How to demonstrate bigO cost of algorithms?

Duncan Booth me at privacy.net
Wed Jun 2 18:18:32 CEST 2004


Rusty Shackleford <rs at overlook.homelinux.net> wrote in 
news:slrncbrudt.995.rs at frank.overlook.homelinux.net:

> Here's my clumsy attempt to implement this:
> 
> def qsort(ll):
>     try:
>         global n
>         n += len(ll)
>         print "adding %d to %d." % (len(ll), n)
>         print "incrementing up n to %d." % n
>     except:
>         pass
>     if len(ll) == 0:
>         return []
>     p = ll[0]
>     left = [x for x in ll if x < p]
>     mid = [x for x in ll if x == p]
>     right = [x for x in ll if x > p]
>     return qsort(left) + mid + qsort(right)
> 
> I'm not getting the results I hoped for.  I expected that after the
> program is finished, I would get results near 
> 
>     len(ll) * math.log(len(ll), 2)
> 
> since the big O for quicksort is nlogn for all but the worst case.

You don't say what sort of objects you are passing in the list ll. Nor do 
you say how large a value of 'n' you tried. Nor have you said how you 
ensured that you weren't hitting the worst case performance.

Python may not be the best language to demonstrate this sort of effect. Two 
things affect sorting speed in most languages: the number of comparisons, 
and the number of times you copy data items, but other factors can come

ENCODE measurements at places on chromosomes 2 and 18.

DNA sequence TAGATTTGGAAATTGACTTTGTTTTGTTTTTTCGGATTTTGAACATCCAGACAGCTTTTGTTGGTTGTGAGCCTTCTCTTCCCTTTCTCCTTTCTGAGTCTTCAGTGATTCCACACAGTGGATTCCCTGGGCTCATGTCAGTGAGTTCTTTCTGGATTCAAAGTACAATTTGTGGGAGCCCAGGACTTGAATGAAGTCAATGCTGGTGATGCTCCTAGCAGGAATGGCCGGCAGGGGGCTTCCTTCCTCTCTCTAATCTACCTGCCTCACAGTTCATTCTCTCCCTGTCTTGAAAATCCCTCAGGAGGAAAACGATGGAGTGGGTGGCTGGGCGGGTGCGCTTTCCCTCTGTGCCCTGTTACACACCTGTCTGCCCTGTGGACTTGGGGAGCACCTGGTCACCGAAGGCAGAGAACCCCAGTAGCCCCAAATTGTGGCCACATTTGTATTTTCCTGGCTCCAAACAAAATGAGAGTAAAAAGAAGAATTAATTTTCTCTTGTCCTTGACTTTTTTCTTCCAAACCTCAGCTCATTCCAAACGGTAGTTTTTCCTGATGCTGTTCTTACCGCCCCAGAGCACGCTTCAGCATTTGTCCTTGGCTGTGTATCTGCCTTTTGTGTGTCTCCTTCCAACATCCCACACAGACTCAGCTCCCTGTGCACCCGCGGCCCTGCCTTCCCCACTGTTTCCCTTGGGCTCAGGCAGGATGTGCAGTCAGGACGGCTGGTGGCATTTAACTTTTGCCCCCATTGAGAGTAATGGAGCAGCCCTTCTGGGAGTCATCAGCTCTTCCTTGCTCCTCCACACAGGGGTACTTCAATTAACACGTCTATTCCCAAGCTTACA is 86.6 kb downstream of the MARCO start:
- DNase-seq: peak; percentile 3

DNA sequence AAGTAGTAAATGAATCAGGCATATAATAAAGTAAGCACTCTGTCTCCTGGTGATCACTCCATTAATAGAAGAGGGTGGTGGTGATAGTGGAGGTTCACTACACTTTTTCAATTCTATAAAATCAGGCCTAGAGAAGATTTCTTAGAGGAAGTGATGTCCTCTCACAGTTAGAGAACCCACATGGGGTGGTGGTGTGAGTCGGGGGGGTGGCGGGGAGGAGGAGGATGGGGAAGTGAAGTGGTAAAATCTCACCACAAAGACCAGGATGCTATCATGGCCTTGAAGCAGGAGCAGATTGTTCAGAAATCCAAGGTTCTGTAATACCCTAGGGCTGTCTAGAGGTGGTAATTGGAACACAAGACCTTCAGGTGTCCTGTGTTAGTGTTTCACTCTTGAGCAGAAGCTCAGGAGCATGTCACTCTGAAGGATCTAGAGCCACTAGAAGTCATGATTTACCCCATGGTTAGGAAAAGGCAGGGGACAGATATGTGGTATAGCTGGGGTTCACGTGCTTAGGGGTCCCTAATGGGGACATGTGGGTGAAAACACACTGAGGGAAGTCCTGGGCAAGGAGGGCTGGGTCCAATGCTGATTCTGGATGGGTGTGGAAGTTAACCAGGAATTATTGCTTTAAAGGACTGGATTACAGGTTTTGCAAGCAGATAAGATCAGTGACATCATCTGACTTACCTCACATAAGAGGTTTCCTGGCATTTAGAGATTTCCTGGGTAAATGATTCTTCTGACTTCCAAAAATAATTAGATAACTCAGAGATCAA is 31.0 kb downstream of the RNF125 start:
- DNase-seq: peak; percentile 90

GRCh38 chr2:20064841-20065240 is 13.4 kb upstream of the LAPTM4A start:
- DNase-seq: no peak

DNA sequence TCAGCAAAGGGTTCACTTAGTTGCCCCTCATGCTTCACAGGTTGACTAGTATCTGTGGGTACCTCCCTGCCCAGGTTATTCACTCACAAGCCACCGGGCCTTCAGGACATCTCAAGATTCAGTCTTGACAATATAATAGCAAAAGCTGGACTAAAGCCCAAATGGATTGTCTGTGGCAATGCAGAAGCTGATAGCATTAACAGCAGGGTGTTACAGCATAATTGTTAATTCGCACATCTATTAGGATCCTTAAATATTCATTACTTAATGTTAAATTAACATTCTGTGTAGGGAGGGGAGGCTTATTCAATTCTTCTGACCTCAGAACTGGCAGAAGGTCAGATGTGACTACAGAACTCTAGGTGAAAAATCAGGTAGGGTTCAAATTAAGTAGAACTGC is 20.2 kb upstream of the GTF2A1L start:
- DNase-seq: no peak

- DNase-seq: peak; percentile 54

into play when they are slow compared to the comparisons and moves. It may 
well be that here your comparisons are comparatively fast (especially if 
you just used integers as the input data), and the time is being swamped by 
the function call overhead and creating all those intermediate lists. In 
that case you may just need to increase the length of the list. A lot.

Most quicksort implementations sort the data in-place. You are creating new 
lists for left, mid, right, and then again creating new lists by 
concatenating the results of your recursive calls. Both of these involve 
memory allocation, and the lists may need to be moved around in memory as 
they grow. All of this complicates the order calculation.

Also, remember that if your lists are too long you are likely to start 
swapping virtual memory, so all your times go out the window at that point. 
Not to mention garbage collection.

If you want to get a result that matches your expectations, then I think 
you would be best to operate on the data inplace, and probably also get rid 
of the recursion.



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